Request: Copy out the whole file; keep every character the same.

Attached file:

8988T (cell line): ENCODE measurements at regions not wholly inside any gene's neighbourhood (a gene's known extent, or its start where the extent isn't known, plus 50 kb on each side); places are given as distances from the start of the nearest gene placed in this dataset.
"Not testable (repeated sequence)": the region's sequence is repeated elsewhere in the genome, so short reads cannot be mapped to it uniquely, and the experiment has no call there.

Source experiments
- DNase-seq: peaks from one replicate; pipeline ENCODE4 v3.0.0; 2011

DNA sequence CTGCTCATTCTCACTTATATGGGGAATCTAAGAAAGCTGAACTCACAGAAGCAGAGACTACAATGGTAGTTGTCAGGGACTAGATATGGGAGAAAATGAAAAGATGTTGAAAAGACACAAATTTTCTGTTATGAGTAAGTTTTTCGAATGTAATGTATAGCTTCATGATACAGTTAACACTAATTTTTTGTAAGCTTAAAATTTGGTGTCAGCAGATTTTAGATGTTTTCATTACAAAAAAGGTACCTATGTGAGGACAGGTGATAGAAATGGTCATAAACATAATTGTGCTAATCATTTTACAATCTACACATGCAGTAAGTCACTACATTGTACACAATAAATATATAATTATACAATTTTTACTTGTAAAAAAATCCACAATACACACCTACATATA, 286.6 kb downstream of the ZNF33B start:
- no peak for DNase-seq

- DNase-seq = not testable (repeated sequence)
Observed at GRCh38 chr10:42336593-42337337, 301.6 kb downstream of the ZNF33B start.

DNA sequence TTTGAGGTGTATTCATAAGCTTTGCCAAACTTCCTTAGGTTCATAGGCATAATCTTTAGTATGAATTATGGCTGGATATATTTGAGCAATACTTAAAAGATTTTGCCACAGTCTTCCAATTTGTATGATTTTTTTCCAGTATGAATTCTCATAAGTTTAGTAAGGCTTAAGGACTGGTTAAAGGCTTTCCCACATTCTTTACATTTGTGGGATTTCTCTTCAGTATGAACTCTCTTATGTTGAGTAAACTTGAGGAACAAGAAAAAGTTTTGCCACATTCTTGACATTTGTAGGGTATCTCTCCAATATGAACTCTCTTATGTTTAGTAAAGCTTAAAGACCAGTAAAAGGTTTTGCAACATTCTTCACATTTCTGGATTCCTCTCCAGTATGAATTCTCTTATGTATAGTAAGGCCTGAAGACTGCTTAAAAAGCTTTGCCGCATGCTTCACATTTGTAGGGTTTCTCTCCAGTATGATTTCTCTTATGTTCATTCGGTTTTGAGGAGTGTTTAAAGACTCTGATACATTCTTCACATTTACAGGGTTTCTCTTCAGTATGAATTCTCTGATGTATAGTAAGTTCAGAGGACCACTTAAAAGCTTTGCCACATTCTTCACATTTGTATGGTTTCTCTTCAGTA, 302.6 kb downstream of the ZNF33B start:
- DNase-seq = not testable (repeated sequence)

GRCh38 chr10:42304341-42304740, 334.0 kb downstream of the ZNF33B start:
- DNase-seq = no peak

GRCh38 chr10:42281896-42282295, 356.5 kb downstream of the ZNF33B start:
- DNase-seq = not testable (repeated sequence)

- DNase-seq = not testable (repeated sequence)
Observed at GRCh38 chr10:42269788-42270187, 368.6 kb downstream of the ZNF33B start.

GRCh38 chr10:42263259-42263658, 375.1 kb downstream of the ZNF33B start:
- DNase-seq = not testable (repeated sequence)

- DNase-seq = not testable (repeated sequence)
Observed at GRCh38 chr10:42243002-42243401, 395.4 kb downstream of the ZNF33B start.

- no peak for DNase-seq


8988T (cell line): ENCODE measurements at regions not wholly inside any gene's neighbourhood (a gene's known extent, or its start where the extent isn't known, plus 50 kb on each side); places are given as distances from the start of the nearest gene placed in this dataset.
"Not testable (repeated sequence)": the region's sequence is repeated elsewhere in the genome, so short reads cannot be mapped to it uniquely, and the experiment has no call there.

Source experiments
- DNase-seq: peaks from one replicate; pipeline ENCODE4 v3.0.0; 2011

DNA sequence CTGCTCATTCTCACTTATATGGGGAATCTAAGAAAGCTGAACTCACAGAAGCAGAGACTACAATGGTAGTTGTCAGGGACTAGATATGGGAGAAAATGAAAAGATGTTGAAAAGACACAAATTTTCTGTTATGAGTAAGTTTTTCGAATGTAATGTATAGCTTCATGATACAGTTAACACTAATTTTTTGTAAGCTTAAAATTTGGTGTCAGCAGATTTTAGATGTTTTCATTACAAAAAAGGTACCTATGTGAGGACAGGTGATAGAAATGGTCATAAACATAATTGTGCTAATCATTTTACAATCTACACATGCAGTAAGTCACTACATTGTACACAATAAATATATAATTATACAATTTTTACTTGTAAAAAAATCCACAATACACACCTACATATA, 286.6 kb downstream of the ZNF33B start:
- no peak for DNase-seq

- DNase-seq = not testable (repeated sequence)
Observed at GRCh38 chr10:42336593-42337337, 301.6 kb downstream of the ZNF33B start.

DNA sequence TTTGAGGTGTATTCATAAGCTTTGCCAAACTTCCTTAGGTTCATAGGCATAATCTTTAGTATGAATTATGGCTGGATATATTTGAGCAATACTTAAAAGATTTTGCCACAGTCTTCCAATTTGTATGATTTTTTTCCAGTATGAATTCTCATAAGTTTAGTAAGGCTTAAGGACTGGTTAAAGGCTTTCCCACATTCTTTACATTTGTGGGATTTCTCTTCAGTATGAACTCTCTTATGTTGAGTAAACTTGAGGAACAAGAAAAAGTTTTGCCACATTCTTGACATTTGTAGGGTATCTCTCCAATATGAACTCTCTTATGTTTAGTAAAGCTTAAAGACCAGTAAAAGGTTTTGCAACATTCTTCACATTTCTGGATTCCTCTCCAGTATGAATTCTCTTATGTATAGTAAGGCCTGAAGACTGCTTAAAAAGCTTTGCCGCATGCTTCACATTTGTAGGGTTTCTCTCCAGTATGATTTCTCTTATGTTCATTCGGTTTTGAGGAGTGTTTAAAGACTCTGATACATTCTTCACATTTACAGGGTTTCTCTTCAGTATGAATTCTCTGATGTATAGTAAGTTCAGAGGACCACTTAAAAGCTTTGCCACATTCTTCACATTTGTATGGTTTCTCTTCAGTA, 302.6 kb downstream of the ZNF33B start:
- DNase-seq = not testable (repeated sequence)

GRCh38 chr10:42304341-42304740, 334.0 kb downstream of the ZNF33B start:
- DNase-seq = no peak

GRCh38 chr10:42281896-42282295, 356.5 kb downstream of the ZNF33B start:
- DNase-seq = not testable (repeated sequence)

- DNase-seq = not testable (repeated sequence)
Observed at GRCh38 chr10:42269788-42270187, 368.6 kb downstream of the ZNF33B start.

GRCh38 chr10:42263259-42263658, 375.1 kb downstream of the ZNF33B start:
- DNase-seq = not testable (repeated sequence)

- DNase-seq = not testable (repeated sequence)
Observed at GRCh38 chr10:42243002-42243401, 395.4 kb downstream of the ZNF33B start.

- no peak for DNase-seq